‘‘I just wish that the abuse had never happened to anyone,’’ the man said.
Ridsdale, who was moved across south-west Victoria by authorities in a bid to protect the church’s reputation, has admitted to abusing hundreds of victims and been jailed four times.
In the current civil compensation case, the church has denied any knowledge of Ridsdale’s repeat offending before he went to Mortlake in the early 1980s.
The church acknowledges there was a one-off incident involving Ridsdale at Inglewood near Bendigo in 1975 but denies it was ever known he had a propensity for offending.
An affidavit filed in the Supreme Court by Dr Christine Atmore, of Judy Courtin Legal, claimed another ex-bishop of Ballarat, James O’Collins, was told in about 1963 that Ridsdale had abused a boy in North Ballarat.
During the Royal Commission into Institutional Responses to Child Sexual Abuse the church admitted that Bishop O’Collins told Ridsdale there had been a complaint, that Ridsdale had admitted molesting a boy and that the bishop had warned him that if it happened again he would no longer be able to serve as a priest.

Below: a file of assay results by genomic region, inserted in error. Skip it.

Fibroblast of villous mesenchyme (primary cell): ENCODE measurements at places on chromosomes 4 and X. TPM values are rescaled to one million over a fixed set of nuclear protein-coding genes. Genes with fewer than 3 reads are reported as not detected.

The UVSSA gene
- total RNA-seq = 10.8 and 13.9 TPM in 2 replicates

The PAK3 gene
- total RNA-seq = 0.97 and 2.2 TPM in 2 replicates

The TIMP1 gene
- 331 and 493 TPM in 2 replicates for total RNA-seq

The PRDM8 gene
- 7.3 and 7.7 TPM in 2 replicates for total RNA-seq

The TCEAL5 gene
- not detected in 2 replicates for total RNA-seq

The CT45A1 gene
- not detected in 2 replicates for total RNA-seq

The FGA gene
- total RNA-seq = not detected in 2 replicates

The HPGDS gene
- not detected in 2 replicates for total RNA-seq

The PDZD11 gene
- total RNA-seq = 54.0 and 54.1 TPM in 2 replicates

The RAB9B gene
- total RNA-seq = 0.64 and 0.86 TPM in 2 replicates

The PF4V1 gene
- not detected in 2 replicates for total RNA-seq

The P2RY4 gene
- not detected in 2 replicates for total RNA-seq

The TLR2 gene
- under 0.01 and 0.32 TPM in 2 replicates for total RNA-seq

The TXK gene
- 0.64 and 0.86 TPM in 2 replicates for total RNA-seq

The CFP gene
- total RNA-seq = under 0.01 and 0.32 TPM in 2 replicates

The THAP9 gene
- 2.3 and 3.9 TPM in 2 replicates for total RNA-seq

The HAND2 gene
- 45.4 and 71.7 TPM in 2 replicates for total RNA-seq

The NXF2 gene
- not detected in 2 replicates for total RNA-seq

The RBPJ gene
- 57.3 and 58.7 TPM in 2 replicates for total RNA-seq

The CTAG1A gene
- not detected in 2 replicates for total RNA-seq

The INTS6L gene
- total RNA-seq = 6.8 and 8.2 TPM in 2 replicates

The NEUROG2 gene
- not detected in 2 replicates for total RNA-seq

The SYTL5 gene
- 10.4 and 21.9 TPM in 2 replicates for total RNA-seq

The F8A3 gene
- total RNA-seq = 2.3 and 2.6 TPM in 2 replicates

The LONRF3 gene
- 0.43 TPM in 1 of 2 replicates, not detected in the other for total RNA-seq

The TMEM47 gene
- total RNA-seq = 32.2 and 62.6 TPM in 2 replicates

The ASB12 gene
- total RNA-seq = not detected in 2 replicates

The church also acknowledged that for Bishop Mulkearns to appoint Ridsdale to other parishes, after becoming aware that the priest had offended while at Inglewood and in the absence of any clearance from a psychologist or psychiatrist, was ‘‘inexcusably wrong’’.
Operation Arcadia, a three-month Ballarat-based police investigation into what Mulkearns knew about Ridsdale, found that the bishop knew about Ridsdale’s crimes much earlier than he admitted.
In the mid-1990s The Warrnambool Standard ran a story headlined ‘‘Bishop knew’’ which revealed that a police sergeant from Inglewood went to Ballarat and saw Bishop Mulkearns, raising concerns about Ridsdale abusing a child.
The priest was moved overnight.
In response to a number of articles in The Standard during the mid 1990s, Bishop Mulkearns penned a letter to the newspaper in which he infamously said: ‘‘I don’t tell lies’’.
Dr Mulkearns, who died in 2016, was bishop from 1971 until 1997.
Dr Atmore declined to comment about Wednesday’s judgement saying the matter was still before the court. The judgement allowed the plaintiff to amend their claim to include the diocese as a defendant in the case.
The case is listed for trial on August 12.
Justice Michael McDonald has also asked the church’s legal team for an explanation in relation to the church denying knowledge of Ridsdale’s paedophile activities with a view to determining if costs should be awarded to the victim.
No Catholic church abuse case has ever gone to judgement in civil court but victims are now extremely keen to put their claims to the test.
They also want to go to court as a symbolic gesture to represent the many victims who have taken their own lives over the past 30 years.